It starts off with a wildlife tussle that’d make Bear Grylls wet ’em, but in what may be a Show-Offs first, I’d suggest that you zip past the action and get to the talky bits if you really want to wow your guests. The imagery is astounding: a dense, exotic jungle at night, lit only by bold, bright, beautiful bioluminescence—every cool color of the rainbow springing forth from the foliage like nature’s own neon sign, while the soundtrack weaves a tapestry of chirps and clicks and gurgles and swishes that build a bubble of aural almost-reality around your head.
The Imaginarium of Doctor Parnassus (Blu-ray)
Best Chapter: 14

The Imaginarium of Doctor Parnassus

If ever there’s an award for Best Creator of Wacky, Weird, Wonderful Worlds You Just Want to Climb Into and Explore, it’ll be a shame and a sin if former Python Terry Gilliam doesn’t win it. If Time Bandits and The Adventures of Baron Munchausen didn’t seal that deal, then Parnassus (a welcomed return to form for the director) most certainly will.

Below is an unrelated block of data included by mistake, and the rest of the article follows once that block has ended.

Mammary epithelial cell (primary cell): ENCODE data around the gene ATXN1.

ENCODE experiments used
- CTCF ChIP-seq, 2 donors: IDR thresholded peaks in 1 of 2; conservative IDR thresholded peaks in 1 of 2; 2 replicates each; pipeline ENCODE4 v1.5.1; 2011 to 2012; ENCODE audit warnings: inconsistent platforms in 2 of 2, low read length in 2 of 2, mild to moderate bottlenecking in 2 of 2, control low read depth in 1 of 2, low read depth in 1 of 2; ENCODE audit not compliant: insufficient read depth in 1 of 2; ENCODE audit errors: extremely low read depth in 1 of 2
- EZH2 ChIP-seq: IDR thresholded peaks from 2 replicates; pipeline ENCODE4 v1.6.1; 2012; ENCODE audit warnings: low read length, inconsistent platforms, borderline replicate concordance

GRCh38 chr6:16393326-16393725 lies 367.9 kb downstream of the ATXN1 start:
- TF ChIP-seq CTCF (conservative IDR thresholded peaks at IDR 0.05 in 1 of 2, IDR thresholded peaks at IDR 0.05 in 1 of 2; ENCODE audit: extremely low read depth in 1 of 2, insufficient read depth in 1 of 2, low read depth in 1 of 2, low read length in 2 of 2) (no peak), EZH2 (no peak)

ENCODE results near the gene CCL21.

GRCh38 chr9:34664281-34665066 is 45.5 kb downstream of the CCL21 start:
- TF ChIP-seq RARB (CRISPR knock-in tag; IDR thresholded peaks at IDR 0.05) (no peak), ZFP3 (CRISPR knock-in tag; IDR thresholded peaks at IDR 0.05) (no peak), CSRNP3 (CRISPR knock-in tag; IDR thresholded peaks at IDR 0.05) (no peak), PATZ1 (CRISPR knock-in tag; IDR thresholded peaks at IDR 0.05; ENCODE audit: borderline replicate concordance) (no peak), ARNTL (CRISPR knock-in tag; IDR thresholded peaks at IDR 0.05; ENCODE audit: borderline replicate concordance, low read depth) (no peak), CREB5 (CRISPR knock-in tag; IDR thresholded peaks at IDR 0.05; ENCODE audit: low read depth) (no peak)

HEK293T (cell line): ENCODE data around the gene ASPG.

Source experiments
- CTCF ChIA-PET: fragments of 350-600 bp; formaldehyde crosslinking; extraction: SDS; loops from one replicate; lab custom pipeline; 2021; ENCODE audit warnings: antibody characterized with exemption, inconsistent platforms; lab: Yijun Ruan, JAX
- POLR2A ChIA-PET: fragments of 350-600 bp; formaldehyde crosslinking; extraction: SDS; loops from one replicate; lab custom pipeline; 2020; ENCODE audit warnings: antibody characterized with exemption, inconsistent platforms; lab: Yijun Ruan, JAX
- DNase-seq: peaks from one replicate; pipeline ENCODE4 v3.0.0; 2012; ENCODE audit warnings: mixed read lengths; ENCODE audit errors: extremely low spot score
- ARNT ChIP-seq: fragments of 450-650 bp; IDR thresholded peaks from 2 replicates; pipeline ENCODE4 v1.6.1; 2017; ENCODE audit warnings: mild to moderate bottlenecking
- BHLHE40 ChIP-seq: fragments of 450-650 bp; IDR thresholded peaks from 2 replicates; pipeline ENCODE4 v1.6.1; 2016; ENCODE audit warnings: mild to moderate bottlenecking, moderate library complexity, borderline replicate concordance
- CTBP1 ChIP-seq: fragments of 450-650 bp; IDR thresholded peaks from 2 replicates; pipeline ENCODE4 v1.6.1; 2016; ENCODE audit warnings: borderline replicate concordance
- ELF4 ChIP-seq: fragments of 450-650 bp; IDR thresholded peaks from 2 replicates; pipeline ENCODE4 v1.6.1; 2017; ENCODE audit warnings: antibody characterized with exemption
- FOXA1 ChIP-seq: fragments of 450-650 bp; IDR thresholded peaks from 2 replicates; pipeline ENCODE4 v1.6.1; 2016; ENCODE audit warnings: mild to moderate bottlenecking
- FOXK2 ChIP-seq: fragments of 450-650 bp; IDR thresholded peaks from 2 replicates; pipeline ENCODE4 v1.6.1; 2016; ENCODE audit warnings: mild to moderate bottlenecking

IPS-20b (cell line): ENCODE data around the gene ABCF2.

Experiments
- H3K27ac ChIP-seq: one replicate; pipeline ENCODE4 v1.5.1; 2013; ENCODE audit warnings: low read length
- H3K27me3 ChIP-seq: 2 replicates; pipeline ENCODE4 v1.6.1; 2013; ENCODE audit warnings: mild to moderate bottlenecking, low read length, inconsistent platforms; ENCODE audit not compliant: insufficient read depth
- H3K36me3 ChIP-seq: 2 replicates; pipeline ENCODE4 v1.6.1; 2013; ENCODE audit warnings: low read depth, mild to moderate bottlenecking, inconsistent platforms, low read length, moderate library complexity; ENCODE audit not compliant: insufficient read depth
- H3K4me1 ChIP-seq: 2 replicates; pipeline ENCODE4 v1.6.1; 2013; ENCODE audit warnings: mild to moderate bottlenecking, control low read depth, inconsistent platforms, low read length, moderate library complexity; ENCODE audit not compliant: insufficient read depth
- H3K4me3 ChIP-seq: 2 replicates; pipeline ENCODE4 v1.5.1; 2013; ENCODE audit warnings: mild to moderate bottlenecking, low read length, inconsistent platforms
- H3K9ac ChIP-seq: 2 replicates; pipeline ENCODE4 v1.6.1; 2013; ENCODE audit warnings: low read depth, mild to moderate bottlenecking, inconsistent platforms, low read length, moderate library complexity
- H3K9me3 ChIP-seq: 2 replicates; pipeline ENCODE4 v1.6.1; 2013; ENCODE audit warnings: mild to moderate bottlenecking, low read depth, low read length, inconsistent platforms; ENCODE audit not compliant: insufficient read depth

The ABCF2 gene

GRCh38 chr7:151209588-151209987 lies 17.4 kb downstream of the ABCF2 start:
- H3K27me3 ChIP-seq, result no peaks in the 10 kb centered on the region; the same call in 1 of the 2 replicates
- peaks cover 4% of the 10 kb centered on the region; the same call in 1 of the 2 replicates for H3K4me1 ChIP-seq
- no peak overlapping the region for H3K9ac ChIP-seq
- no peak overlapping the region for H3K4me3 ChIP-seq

Unfortunately for the spoiler-phobic, the film’s most immersive moments are at its climax, but the plot is so twisty-turny that chances are you won’t have a clue what’s going on if you skip right to the good stuff without having seen the film first. The aesthetic here is classic Gilliam, especially as Lily Cole’s character flees from dream into nightmare and the fabric of unreality starts to fall apart toward the end of the chapter.

But what really sells it is the audio: the crumbling landscape and Wonderland-like tunnels of broken glass onscreen wouldn’t have nearly the same impact if the soundtrack didn’t build them out of whole cloth in the air around your head. Close your eyes and you’ll still be transported wholly into the trippy world of Gilliam’s imagination.

The Fabulous Mr. Fox (Blu-ray)
Best Chapter: 5—“Mr. Fox Has A Plan”    

The Fabulous Mr. Fox

Speaking of building worlds out of whole cloth (although in a more literal sense this time), you might think it would be difficult to get truly lost in the completely handcrafted world of this quirky little stop-motion animated film. Au contraire—the Blu-ray boasts such a deliciously detailed picture that even with the stuttering animation and obviously small scale you can’t help but be drawn into the autumnal, arboreal environs of Mr. Fox and his companion critters in crime. Every frame is positively packed with such rich textures that you’ll swear your screen wall has been replaced by cotton and cashmere and calico and corduroy.